finishing, however, precludes the use of this harmful substance.
Therefore, manufacturers are seeking new ways to coat electronic
components with tin or tin-copper alloy without the worry of whiskers.
To facilitate the development of these methods, materials researchers
at the National Institute of Standards and Technology have been
studying the basics of why and how whiskers form. So far, their
investigations have revealed seven types (shapes) of whiskers
that form with tin and tin-copper alloy coatings. They also have
found that contamination of the tin electroplating bath can contribute
to whisker formation.
Eventually, the NIST researchers hope to devise a test that manufacturers
can use to determine the likelihood of whisker formation during
the production process.
Houghtaling, (301) 975-5745
the Word for Newly Patented Device
it makes perfect sense to sweat the small stuff.
Researchers at the National Institute of Standards and Technology
recently received a microsystems patent for inventing a machine
that is too small to see with the naked eye, a device that scientists
and engineers call a MicroElectroMechanical
System, or MEMS. The patent covers a radically new way
to make a specific MEMS device known as an accelerometer. While
most Americans may not be familiar with the term accelerometer,
this tiny machine plays a critical safety role each time someone
gets behind the wheel of an automobile. Accelerometers detect
movement; in their most important job, they quickly sense the
sudden stop of a car during an accident and trigger inflation
of protective air bags.
NIST patent involves creating a standard way to make accelerometers
by combining new and existing technologies. Integrated circuit
technology widely used in the semiconductor industry is combined
with a microscopic heater (also invented in the NIST laboratories).
Acceleration affects the convection process of gases, creating
minuscule differences in temperature on both sides of the microheater.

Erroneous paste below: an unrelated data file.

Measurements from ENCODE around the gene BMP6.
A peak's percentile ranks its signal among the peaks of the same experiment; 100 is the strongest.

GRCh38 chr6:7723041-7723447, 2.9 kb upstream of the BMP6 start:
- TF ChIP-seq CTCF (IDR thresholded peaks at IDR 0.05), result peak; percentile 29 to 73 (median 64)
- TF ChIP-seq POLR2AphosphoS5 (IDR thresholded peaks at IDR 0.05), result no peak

Sensors built into the chip then detect the temperature differences.
Accelerometers can be employed in a variety of ways besides their
common use in air bags. For example, the Global Positioning System
network of satellites to determine precise position on Earth can
use accelerometers to track acceleration and direction of cars
or other vehicles.
Bulman, (301) 975-5661
of Old Smoky, the Hot Water's Courtesy of NIST
working vacation in the mountains was just what the doctor ordered
for showing the value of an experimental solar water heater system
developed by the National Institute of Standards and
During the last year of a four-year trial at the Sugarlands Visitor
Center in Tennessees Great Smoky Mountains National Park,
the NIST system provided nearly 60 percent of the energy needed
by facility. Based on an expected life span of 25 years, the system
is projected to save $3,400 in energy costs. Using Environmental
Protection Agency calculations for a system of this size, emission
levels for the same period will range from an approximately 250-kilogram
(550-pound) reduction for nitrogen oxide to a reduction of more
than 100,000 kilograms (112 tons) for carbon dioxide.
Traditional solar thermal systems work by pumping water or an
antifreeze solution through solar collector panels. These systems
require the pipes and circulating pumps to transport the fluid
from the storage tank through the collectors. NISTs system
operates without pipes, fluids that can leak or freeze, or moving
parts that can fail. The system uses panels of photovoltaic cells
to convert sunlight to electricity. A microprocessor continuously
monitors solar conditions and operates the system for optimum
performance efficiency. Energy
produced by the PV cells is transported by conventional house
wiring to hot water tanks.
Although the initial field tests are over, the NIST solar water
heater will continue to save energy and reduce pollution in the
Great Smoky Mountains.
Blair, (301) 975-4261
1962, scientists and technicians at NIST examined a small roll
of aluminum tape for clues to the probable cause of one of history's
worst air disasters. The tape, which contained the complete flight
record from the American Airlines Boeing 707 that crashed on take-off
into Jamaica Bay, was sent by the Civil Aeronautics Board to the
Engineering Metallurgy Section to be cleaned and smoothed before
International Astronomical Union gave official names to more than
500 craters on the moon's far side in August 1970. The honorees
include six NIST staffers from throughout the agency's history:
William W. Coblentz, John H. Dellinger, Hugh L. Dryden, Nicholas
E. Golovin, William F. Meggers and Paul W. Merrill.
a 1975 study for the Department of Housing and Urban Development,
a NIST team (chemists McClure Godette, Mildred Post and Paul Campbell)
spent 18 months surveying and evaluating commercially available
graffiti removers, as well as graffiti-resistant coatings. They
found no single product would remove all graffiti.